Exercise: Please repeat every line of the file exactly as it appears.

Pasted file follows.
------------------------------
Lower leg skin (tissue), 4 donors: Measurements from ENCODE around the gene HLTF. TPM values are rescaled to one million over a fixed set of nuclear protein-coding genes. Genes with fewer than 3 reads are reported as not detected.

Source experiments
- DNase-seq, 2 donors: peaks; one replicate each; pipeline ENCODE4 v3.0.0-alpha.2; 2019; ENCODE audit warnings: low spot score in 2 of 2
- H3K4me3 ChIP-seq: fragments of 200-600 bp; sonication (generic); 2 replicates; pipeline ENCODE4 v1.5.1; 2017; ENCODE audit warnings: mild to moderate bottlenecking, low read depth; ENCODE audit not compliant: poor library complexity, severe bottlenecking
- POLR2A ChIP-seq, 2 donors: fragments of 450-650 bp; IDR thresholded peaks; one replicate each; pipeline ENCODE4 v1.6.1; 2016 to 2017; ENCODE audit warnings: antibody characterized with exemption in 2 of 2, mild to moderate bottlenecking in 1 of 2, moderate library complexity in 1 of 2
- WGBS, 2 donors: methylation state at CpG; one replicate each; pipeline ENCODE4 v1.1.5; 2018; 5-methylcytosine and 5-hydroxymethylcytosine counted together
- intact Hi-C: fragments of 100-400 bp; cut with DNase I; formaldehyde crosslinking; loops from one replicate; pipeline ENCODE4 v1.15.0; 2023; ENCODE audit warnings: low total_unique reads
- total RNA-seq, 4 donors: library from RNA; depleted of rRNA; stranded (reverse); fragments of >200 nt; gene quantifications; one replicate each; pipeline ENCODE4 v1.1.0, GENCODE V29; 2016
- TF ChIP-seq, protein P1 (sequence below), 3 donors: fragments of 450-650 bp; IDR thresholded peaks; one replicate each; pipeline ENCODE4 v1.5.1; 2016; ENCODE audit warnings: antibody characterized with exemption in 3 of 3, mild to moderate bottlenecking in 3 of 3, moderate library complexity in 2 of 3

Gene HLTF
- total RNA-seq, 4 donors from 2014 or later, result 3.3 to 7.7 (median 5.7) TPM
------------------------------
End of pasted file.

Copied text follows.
Lower leg skin (tissue), 4 donors: Measurements from ENCODE around the gene HLTF. TPM values are rescaled to one million over a fixed set of nuclear protein-coding genes. Genes with fewer than 3 reads are reported as not detected.

Source experiments
- DNase-seq, 2 donors: peaks; one replicate each; pipeline ENCODE4 v3.0.0-alpha.2; 2019; ENCODE audit warnings: low spot score in 2 of 2
- H3K4me3 ChIP-seq: fragments of 200-600 bp; sonication (generic); 2 replicates; pipeline ENCODE4 v1.5.1; 2017; ENCODE audit warnings: mild to moderate bottlenecking, low read depth; ENCODE audit not compliant: poor library complexity, severe bottlenecking
- POLR2A ChIP-seq, 2 donors: fragments of 450-650 bp; IDR thresholded peaks; one replicate each; pipeline ENCODE4 v1.6.1; 2016 to 2017; ENCODE audit warnings: antibody characterized with exemption in 2 of 2, mild to moderate bottlenecking in 1 of 2, moderate library complexity in 1 of 2
- WGBS, 2 donors: methylation state at CpG; one replicate each; pipeline ENCODE4 v1.1.5; 2018; 5-methylcytosine and 5-hydroxymethylcytosine counted together
- intact Hi-C: fragments of 100-400 bp; cut with DNase I; formaldehyde crosslinking; loops from one replicate; pipeline ENCODE4 v1.15.0; 2023; ENCODE audit warnings: low total_unique reads
- total RNA-seq, 4 donors: library from RNA; depleted of rRNA; stranded (reverse); fragments of >200 nt; gene quantifications; one replicate each; pipeline ENCODE4 v1.1.0, GENCODE V29; 2016
- TF ChIP-seq, protein P1 (sequence below), 3 donors: fragments of 450-650 bp; IDR thresholded peaks; one replicate each; pipeline ENCODE4 v1.5.1; 2016; ENCODE audit warnings: antibody characterized with exemption in 3 of 3, mild to moderate bottlenecking in 3 of 3, moderate library complexity in 2 of 3

Gene HLTF
- total RNA-seq, 4 donors from 2014 or later, result 3.3 to 7.7 (median 5.7) TPM